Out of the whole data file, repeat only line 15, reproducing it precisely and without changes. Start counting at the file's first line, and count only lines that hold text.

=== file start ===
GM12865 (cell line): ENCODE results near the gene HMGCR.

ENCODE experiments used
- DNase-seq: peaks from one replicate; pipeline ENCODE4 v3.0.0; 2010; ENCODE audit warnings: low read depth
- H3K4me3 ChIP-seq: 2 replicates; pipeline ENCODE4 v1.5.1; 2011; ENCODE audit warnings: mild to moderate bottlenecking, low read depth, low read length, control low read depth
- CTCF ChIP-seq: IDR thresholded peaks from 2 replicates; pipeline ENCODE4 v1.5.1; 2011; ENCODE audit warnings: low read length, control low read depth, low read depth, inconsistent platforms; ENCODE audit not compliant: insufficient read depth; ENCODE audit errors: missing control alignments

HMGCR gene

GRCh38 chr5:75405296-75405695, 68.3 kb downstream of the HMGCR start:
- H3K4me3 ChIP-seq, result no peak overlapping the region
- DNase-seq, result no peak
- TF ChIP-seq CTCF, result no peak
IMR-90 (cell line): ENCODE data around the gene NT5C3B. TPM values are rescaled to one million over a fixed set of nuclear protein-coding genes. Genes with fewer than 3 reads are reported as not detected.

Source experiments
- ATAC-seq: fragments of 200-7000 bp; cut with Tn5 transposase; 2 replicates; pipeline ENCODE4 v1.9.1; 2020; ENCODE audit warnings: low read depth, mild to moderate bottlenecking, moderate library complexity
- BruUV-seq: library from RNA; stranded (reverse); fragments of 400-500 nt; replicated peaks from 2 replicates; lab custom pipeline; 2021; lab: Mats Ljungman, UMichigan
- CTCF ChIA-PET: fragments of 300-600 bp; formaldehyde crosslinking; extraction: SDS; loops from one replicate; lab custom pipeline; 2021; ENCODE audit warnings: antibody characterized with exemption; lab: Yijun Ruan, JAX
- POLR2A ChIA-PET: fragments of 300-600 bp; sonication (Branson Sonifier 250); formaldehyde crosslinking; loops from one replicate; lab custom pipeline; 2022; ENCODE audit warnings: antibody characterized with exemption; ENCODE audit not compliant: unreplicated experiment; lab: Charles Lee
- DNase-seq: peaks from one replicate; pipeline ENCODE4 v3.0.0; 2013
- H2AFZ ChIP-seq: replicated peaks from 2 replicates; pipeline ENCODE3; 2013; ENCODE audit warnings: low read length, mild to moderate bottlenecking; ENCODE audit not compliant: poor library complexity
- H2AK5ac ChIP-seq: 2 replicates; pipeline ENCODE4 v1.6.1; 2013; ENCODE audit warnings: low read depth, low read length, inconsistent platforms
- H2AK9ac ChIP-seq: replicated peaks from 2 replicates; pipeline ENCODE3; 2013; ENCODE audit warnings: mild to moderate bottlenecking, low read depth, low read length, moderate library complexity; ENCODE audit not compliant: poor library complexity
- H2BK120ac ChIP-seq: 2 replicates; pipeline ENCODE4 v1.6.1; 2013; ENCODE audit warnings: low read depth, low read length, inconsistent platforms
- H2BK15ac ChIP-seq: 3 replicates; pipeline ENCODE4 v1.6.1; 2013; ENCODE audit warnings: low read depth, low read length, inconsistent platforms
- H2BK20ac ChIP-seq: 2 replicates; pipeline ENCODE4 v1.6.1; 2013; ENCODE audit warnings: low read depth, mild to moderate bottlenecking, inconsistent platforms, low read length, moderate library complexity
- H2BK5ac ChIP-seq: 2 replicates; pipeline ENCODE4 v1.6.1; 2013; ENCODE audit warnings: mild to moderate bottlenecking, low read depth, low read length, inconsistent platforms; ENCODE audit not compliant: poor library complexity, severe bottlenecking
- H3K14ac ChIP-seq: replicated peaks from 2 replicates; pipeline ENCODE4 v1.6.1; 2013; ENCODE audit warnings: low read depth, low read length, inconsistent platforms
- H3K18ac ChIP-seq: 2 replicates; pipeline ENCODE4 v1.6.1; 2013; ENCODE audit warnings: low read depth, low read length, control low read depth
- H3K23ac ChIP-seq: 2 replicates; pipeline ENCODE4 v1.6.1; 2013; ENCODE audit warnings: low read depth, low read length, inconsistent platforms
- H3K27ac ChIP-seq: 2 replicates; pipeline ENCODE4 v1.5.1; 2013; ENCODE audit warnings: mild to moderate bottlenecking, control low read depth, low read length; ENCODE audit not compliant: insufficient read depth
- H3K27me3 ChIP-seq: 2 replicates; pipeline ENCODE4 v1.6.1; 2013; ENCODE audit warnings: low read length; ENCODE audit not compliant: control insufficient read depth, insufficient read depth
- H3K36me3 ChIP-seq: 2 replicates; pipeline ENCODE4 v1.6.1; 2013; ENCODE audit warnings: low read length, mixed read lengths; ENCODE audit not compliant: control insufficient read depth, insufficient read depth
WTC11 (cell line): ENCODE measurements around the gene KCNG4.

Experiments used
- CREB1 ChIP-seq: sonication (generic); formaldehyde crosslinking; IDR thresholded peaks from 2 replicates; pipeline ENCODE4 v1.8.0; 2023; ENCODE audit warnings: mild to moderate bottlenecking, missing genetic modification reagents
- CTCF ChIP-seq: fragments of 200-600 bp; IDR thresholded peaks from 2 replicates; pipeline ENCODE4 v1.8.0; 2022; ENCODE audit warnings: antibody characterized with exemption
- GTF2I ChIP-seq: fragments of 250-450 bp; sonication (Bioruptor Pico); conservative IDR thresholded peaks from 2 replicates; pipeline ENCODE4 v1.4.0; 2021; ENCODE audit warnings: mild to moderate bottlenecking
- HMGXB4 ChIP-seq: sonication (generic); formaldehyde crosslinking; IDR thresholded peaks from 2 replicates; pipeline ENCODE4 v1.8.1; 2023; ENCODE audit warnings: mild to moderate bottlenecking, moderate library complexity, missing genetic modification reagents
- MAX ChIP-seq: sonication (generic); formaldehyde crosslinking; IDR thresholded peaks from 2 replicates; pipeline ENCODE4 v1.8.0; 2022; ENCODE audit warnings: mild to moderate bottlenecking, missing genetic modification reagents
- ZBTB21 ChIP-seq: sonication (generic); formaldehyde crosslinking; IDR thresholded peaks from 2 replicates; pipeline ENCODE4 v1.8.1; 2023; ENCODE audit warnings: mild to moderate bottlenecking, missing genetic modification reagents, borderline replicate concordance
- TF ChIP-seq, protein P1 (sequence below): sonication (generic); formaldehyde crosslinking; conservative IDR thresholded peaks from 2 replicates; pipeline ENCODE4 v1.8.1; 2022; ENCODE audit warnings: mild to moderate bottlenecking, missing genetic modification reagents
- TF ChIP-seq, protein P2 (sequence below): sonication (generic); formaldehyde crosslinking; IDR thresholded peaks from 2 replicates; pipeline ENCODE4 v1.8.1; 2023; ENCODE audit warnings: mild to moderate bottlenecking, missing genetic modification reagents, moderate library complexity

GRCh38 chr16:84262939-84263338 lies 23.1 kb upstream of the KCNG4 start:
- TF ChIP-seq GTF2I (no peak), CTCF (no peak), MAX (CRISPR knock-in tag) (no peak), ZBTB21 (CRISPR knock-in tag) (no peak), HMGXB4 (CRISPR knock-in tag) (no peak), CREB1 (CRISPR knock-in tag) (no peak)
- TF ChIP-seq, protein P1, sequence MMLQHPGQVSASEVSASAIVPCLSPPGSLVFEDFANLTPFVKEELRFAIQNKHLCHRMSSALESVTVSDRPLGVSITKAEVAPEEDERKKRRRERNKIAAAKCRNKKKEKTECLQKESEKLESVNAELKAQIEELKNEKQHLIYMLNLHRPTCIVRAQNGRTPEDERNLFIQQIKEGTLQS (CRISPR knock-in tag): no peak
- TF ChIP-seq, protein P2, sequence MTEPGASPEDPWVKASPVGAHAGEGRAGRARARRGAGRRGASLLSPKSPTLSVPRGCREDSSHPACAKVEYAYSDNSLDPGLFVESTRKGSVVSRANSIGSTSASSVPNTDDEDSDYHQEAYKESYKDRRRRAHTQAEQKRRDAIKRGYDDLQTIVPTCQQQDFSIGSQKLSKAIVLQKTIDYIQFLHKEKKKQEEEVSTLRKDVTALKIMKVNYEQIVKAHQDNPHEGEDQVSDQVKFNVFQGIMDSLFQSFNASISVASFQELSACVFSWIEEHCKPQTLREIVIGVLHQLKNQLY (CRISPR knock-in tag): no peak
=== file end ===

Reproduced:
- CTCF ChIA-PET: fragments of 300-600 bp; formaldehyde crosslinking; extraction: SDS; loops from one replicate; lab custom pipeline; 2021; ENCODE audit warnings: antibody characterized with exemption; lab: Yijun Ruan, JAX